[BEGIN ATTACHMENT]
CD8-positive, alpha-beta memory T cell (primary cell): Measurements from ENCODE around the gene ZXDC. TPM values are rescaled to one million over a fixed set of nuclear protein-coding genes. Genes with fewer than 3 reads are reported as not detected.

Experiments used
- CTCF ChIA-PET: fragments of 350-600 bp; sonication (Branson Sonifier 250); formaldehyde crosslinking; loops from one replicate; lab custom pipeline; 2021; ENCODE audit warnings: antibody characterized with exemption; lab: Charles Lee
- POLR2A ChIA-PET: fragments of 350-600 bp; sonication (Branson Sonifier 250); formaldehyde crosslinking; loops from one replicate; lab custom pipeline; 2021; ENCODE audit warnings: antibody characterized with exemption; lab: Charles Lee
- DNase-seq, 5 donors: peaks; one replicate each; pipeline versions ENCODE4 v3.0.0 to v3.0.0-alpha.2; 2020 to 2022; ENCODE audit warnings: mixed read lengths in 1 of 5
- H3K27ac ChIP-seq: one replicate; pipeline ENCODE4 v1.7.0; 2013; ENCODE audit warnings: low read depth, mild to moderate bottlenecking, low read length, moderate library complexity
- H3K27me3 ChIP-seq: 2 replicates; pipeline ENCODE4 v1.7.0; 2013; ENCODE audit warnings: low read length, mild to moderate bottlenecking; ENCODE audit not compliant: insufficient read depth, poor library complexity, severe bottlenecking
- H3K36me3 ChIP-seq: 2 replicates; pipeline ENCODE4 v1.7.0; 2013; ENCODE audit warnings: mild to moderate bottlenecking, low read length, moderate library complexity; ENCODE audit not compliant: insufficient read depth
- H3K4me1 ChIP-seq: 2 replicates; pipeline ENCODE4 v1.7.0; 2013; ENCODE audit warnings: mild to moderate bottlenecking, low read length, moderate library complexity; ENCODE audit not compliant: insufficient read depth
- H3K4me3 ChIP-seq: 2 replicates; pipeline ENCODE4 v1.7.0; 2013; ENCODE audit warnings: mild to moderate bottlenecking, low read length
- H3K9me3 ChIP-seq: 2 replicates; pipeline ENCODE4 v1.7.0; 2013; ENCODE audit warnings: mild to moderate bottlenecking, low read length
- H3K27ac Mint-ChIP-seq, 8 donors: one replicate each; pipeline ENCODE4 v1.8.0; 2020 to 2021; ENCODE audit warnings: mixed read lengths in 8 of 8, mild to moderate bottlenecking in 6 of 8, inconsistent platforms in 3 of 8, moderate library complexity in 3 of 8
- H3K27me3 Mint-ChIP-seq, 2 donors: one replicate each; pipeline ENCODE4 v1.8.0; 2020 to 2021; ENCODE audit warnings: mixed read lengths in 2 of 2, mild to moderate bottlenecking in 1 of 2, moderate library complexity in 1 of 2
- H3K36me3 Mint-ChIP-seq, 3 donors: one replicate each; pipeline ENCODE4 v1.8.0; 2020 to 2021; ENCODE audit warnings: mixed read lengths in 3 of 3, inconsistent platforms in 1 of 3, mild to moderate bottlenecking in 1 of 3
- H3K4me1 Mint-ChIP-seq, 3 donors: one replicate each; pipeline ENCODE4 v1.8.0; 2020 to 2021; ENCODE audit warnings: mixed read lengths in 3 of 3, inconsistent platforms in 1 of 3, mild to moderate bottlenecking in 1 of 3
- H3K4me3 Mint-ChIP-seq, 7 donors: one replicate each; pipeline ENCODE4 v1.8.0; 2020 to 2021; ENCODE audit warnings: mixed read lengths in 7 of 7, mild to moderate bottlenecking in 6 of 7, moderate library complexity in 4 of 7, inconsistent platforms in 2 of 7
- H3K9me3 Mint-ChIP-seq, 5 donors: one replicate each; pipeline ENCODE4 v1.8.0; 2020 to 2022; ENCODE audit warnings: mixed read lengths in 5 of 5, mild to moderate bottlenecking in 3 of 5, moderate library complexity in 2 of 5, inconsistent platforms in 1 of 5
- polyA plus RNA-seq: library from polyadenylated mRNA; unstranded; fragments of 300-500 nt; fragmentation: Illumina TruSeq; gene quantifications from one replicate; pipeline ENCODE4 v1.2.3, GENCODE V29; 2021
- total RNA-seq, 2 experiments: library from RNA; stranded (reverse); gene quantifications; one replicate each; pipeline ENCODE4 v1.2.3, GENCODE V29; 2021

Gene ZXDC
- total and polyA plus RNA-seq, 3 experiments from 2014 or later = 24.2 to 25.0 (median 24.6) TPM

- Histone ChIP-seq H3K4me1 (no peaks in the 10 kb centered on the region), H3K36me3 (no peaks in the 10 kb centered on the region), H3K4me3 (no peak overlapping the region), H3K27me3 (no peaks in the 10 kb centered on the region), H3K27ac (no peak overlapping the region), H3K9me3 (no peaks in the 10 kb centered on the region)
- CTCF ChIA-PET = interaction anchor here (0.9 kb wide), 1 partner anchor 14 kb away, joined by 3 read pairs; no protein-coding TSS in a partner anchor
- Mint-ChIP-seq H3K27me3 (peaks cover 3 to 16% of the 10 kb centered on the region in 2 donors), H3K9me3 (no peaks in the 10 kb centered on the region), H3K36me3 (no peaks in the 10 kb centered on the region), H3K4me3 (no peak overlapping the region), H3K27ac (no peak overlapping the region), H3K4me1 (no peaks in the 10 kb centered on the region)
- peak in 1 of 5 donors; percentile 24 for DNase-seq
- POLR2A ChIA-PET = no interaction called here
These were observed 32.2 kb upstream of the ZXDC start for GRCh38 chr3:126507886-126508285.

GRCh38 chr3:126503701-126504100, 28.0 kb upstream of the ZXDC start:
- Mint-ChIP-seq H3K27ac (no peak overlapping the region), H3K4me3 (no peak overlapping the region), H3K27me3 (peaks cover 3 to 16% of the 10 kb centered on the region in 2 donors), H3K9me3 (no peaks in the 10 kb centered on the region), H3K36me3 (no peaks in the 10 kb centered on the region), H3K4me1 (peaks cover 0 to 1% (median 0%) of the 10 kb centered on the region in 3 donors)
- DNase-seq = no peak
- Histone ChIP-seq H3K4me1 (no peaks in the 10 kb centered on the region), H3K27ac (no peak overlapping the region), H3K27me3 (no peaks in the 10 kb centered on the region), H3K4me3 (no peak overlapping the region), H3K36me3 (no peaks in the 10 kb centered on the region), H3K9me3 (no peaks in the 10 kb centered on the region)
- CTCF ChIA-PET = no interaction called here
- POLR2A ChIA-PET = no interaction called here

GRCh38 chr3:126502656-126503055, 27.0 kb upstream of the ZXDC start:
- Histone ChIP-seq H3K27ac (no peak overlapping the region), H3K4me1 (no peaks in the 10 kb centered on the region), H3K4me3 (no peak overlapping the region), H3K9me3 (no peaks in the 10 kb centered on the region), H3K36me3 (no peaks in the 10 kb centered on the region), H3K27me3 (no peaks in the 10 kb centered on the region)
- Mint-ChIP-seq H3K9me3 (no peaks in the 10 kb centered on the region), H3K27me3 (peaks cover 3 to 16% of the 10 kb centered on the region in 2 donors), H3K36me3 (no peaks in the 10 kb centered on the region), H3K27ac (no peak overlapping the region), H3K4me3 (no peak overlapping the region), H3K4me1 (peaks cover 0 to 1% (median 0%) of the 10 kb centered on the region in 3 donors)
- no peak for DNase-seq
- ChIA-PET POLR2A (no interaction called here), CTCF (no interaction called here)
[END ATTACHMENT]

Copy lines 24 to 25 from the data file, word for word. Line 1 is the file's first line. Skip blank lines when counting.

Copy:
- Mint-ChIP-seq H3K27me3 (peaks cover 3 to 16% of the 10 kb centered on the region in 2 donors), H3K9me3 (no peaks in the 10 kb centered on the region), H3K36me3 (no peaks in the 10 kb centered on the region), H3K4me3 (no peak overlapping the region), H3K27ac (no peak overlapping the region), H3K4me1 (no peaks in the 10 kb centered on the region)
- peak in 1 of 5 donors; percentile 24 for DNase-seq